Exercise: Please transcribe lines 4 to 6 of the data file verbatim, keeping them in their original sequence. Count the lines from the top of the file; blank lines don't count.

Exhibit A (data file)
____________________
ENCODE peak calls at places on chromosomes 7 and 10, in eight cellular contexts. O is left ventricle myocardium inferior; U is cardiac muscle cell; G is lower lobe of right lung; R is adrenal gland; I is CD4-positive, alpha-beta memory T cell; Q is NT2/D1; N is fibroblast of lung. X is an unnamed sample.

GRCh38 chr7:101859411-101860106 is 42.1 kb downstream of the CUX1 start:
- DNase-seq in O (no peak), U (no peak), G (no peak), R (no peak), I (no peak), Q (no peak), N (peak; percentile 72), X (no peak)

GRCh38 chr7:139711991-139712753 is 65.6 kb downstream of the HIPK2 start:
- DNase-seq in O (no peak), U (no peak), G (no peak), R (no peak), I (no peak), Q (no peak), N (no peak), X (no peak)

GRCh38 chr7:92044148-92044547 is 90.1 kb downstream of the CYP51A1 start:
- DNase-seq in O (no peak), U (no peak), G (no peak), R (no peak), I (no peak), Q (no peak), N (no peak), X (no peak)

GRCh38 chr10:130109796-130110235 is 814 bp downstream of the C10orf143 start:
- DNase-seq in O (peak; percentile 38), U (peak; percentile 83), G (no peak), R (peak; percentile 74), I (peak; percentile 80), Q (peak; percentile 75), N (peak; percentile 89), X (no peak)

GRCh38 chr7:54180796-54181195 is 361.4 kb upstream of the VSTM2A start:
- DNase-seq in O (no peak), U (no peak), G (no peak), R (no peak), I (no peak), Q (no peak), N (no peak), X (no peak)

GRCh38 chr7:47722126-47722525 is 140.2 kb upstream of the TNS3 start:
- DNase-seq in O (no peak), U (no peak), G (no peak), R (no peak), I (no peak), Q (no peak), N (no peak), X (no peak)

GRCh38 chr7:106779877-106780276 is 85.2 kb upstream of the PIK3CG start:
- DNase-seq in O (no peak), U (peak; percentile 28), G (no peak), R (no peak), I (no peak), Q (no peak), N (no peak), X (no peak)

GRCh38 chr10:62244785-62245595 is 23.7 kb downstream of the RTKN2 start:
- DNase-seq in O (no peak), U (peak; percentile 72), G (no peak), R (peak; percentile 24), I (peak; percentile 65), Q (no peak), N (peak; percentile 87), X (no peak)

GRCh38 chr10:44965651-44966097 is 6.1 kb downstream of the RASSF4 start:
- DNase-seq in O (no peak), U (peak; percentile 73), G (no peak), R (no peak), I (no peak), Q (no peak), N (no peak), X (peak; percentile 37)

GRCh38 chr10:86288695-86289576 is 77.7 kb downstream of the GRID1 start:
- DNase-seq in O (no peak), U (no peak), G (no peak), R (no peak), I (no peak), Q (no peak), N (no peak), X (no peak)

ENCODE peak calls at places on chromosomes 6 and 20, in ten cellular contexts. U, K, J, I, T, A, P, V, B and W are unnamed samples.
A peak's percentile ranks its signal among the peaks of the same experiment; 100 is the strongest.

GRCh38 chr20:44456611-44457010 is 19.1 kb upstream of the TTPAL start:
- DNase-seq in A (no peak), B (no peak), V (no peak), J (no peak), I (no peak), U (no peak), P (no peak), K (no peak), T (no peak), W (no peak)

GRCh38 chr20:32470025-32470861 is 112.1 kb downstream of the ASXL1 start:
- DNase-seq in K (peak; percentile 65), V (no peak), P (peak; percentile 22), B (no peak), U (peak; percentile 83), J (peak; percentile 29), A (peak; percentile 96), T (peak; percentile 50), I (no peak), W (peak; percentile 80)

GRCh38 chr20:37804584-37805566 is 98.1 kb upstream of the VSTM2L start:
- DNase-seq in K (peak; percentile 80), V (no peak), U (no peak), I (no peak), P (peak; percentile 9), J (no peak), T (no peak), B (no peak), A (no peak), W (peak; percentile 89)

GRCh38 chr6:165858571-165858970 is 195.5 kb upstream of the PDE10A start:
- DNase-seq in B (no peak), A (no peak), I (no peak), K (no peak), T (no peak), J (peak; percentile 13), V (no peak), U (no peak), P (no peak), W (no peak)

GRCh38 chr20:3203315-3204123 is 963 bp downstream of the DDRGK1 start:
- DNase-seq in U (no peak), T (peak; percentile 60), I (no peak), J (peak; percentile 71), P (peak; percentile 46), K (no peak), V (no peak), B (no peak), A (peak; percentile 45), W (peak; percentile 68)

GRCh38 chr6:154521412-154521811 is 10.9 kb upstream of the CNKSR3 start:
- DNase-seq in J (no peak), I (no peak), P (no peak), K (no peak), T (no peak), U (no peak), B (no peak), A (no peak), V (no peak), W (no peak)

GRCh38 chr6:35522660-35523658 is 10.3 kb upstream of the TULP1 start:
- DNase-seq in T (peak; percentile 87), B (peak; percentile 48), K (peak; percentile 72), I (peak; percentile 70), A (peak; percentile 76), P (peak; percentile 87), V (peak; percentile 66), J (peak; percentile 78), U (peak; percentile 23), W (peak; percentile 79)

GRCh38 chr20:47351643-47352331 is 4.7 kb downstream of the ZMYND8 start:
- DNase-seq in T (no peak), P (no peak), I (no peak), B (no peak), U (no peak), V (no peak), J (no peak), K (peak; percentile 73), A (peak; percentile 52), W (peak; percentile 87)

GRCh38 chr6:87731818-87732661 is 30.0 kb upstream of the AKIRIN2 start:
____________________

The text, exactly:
GRCh38 chr7:139711991-139712753 is 65.6 kb downstream of the HIPK2 start:
- DNase-seq in O (no peak), U (no peak), G (no peak), R (no peak), I (no peak), Q (no peak), N (no peak), X (no peak)

GRCh38 chr7:92044148-92044547 is 90.1 kb downstream of the CYP51A1 start: